Opinion: Planning Reform - `The Continuous Revolution` Meets the Legal Minefield

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The pace of planning reform is now so fast that it is hard to grasp the scale of the changes that the Government is pushing for. While many aspects of the Localism Bill remain controversial - such as the effective ending of strategic planning and the complex and unelected Neighbourhood Forums - there are now new changes to digest, emerging from the Budget and in new Government amendments to the Bill.

The Treasury's Plan for Growth' announced a wide range of measures on planning to make it 'fit for purpose' for business and paved the way for further outright deregulation. The Department for Communities and Local Government has issued a Consultation Paper on the Use Class Order, proposing the removal of the need to seek planning permission when converting commercial property to residential use.2 The social, environmental and legal implications of this measure have potentially profound and negative social impacts, leaving no opportunity to ensure that new homes would have enough green or play space and offering no way of imposing conditions on traffic impacts or securing sustainable low-carbon infrastructure. There will also no doubt be a flood of cases re-examining what constitutes 'operational development' as landowners seek to maximise their assets by changing office space into residential use.

In addition, a new clause (New Clause 124) was added to the Localism Bill and announced without consultation on 11 May3 This measure would fundamentally change the way in which local councils make decisions. The amendment would make direct financial benefits from central government grants the first among equals in material considerations when decisions are made. The measure is designed to ensure that payments from the New Homes Bonus have a significant impact on planning decisions, but the clause is so broadly drawn that it runs the risk of making any other cash payment to a local authority material to a decision. The proposed amendment to section 70 of the 1990 Act would give such payments a privileged status, since no other issue - such as housing or climate change - is specifically identified in primary legislation as material. The potential for legal challenge around the precise weight to be given to this new formulation and its relative weight to the development plan and 'other material considerations' will keep the courts very busy particularly when there is no up-to-date development plan.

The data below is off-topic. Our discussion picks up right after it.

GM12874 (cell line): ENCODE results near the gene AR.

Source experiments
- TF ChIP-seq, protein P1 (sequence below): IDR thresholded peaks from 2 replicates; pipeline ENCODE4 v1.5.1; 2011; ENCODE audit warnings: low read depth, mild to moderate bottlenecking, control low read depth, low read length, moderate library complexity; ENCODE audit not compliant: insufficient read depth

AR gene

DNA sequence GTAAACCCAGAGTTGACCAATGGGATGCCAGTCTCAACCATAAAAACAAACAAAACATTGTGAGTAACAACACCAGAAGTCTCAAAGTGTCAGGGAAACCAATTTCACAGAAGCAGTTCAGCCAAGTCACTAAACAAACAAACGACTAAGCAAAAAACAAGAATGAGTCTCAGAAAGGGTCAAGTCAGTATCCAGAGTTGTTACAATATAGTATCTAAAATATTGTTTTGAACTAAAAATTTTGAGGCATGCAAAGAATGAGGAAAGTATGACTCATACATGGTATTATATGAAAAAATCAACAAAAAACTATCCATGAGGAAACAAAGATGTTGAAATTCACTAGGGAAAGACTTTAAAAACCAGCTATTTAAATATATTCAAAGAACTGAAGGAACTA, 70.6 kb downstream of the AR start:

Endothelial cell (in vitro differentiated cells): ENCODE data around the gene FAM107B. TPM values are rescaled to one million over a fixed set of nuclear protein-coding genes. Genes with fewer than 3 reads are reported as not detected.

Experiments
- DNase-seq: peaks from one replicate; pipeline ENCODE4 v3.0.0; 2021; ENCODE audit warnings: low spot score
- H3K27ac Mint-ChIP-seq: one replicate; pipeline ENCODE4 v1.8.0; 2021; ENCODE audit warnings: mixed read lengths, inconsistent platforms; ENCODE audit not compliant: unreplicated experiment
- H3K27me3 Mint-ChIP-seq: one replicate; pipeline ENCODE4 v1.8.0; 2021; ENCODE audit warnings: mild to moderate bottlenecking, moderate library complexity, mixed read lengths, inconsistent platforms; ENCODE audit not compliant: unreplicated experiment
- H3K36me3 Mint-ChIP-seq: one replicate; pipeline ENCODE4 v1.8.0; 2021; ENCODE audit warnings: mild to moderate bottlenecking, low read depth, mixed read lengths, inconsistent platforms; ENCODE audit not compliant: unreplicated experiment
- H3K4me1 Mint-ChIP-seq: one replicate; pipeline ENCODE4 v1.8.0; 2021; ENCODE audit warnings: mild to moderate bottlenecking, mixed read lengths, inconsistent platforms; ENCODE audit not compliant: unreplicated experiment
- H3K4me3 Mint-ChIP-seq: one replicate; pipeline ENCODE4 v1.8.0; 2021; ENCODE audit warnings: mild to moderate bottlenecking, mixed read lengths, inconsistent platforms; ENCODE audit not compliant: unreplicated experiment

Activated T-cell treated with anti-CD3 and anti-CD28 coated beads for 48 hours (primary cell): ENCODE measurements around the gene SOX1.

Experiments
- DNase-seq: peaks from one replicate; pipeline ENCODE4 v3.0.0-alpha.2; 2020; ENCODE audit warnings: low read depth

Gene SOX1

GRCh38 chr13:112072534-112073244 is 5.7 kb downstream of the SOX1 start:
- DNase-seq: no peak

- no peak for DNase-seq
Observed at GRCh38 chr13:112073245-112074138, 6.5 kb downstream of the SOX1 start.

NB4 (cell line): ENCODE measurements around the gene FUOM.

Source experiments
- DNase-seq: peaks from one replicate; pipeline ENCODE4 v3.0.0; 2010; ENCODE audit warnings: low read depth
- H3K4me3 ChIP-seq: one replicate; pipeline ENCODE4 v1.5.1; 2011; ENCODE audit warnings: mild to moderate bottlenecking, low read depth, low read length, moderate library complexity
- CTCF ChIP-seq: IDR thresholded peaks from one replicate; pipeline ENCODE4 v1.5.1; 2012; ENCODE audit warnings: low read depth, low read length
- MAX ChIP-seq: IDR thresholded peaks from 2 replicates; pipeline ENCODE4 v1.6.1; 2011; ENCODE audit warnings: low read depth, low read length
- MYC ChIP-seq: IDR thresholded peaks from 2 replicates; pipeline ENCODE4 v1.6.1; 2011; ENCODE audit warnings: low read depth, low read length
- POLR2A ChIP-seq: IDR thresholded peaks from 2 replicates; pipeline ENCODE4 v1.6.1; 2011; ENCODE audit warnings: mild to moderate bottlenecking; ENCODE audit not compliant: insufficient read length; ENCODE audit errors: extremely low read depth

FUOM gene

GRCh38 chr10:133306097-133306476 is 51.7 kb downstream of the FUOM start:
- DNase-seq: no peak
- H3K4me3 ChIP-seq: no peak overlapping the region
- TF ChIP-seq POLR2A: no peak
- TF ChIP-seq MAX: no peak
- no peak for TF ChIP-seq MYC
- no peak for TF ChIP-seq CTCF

In March, the TCPA, supported by the Joseph Rowntree Foundation, published a study4 which reveals the possible problems with the New Homes Bonus, not just in terms of its potentially regressive nature in the re-allocation monies away from low-demand areas, but in terms of its impact on sustainable development by encouraging growth on the most developable and profitable land rather than the most sustainable sites. However, it was clear from the work undertaken on the study that cash-strapped local councils need no additional hint to take the Bonus seriously.

The Plan for Growth also announced the Governments intention to introduce land auctions into the English planning system. This has been championed by the LSE academic Tim Luenig, as part of wider programme of free market measures arising out of a standpoint that sees planning as a barrier to optimal economically-efficient outcomes. The land auction idea, which is difficult to summarise briefly, involves three principal stages:

  • Landowners are asked by the local authority to sell options on a wide range of landholdings in the locality.
  • The local authority writes a plan, which allocates which land should be allocated for development, based partly on price maximisation.
  • Having allocated land for development, the local planning authority takes up the option to buy the land and grants planning permission. It then auctions off that permission to a developer and retains any difference in the price.

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